Spontaneous imbibition of water and determination of effective contact angles in the Eagle Ford Shale Formation using neutron imaging

by Victoria H. DiStefano, et al.


Understanding of fundamental processes and prediction of optimal parameters during the horizontal drilling and hydraulic fracturing process results in economically effective improvement of oil and natural gas extraction.  Although modern analytical and computational models can capture fracture growth, there is a lack of experimental data on spontaneous imbibition and wettability in oil and gas reservoirs for the validation of further model development. In this work, we used neutron imaging to measure the spontaneous imbibition of water into fractures of Eagle Ford shale with known geometries and fracture orientations. An analytical solution for a set of nonlinear second-order differential equations was applied to the measured imbibition data to determine effective contact angles.  The analytical solution fit the measured imbibition data reasonably well and determined effective contact angles that were slightly higher than static contact angles due to effects of in-situ changes in velocity, surface roughness, and heterogeneity of mineral surfaces on the fracture surface.  Additionally, small fracture widths may have retarded imbibition and affected model fits, which suggests that average fracture widths are not satisfactory for modeling imbibition in natural systems.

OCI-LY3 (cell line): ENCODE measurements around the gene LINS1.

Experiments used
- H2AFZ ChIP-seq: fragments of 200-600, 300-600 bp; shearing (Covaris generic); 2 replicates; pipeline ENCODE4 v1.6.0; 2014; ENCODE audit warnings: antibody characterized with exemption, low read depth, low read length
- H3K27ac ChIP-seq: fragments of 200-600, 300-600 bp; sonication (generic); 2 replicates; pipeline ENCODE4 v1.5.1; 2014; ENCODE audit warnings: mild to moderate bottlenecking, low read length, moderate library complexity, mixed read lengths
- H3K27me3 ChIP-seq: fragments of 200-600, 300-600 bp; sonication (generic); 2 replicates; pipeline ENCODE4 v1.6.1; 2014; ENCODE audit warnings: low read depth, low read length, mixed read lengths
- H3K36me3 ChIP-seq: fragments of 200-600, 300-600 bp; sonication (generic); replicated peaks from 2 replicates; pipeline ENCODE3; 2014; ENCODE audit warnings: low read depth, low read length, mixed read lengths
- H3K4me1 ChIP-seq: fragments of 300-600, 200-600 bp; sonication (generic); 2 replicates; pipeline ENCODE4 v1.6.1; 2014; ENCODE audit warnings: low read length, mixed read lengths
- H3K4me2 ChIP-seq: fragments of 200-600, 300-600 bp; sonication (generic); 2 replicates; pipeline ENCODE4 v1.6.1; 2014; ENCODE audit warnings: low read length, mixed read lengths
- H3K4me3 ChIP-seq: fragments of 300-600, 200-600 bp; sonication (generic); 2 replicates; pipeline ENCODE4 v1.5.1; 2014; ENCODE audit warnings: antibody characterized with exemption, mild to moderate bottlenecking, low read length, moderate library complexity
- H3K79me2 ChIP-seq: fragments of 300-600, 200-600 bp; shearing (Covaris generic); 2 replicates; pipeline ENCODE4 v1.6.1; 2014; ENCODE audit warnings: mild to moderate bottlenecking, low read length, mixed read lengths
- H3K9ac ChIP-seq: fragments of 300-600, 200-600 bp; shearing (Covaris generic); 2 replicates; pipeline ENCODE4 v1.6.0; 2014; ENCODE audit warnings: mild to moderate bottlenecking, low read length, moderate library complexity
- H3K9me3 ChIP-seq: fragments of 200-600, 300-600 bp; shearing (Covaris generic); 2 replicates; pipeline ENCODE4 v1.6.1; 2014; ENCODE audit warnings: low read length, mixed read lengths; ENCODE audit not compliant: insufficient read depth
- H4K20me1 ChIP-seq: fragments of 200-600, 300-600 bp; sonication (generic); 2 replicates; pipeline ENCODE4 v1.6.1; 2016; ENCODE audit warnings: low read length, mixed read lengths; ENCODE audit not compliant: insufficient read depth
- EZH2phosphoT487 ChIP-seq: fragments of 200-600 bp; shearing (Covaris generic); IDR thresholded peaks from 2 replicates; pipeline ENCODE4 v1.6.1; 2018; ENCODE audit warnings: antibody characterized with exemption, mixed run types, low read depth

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Publication Citation

Journal of Earth Science 2017 28 (5) pp 874-887 April 25, 2018
DOI: DOI 10.1007/s12583-017-0801-1